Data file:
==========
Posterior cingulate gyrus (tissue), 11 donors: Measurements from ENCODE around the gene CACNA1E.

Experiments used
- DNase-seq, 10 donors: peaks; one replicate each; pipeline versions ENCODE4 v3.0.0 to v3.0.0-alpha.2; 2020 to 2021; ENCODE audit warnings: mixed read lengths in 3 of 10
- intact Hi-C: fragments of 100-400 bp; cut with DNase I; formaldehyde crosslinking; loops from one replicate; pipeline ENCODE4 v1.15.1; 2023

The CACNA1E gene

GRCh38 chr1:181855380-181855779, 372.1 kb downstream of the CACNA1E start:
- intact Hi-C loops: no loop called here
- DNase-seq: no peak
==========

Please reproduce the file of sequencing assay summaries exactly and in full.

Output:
Posterior cingulate gyrus (tissue), 11 donors: Measurements from ENCODE around the gene CACNA1E.

Experiments used
- DNase-seq, 10 donors: peaks; one replicate each; pipeline versions ENCODE4 v3.0.0 to v3.0.0-alpha.2; 2020 to 2021; ENCODE audit warnings: mixed read lengths in 3 of 10
- intact Hi-C: fragments of 100-400 bp; cut with DNase I; formaldehyde crosslinking; loops from one replicate; pipeline ENCODE4 v1.15.1; 2023

The CACNA1E gene

GRCh38 chr1:181855380-181855779, 372.1 kb downstream of the CACNA1E start:
- intact Hi-C loops: no loop called here
- DNase-seq: no peak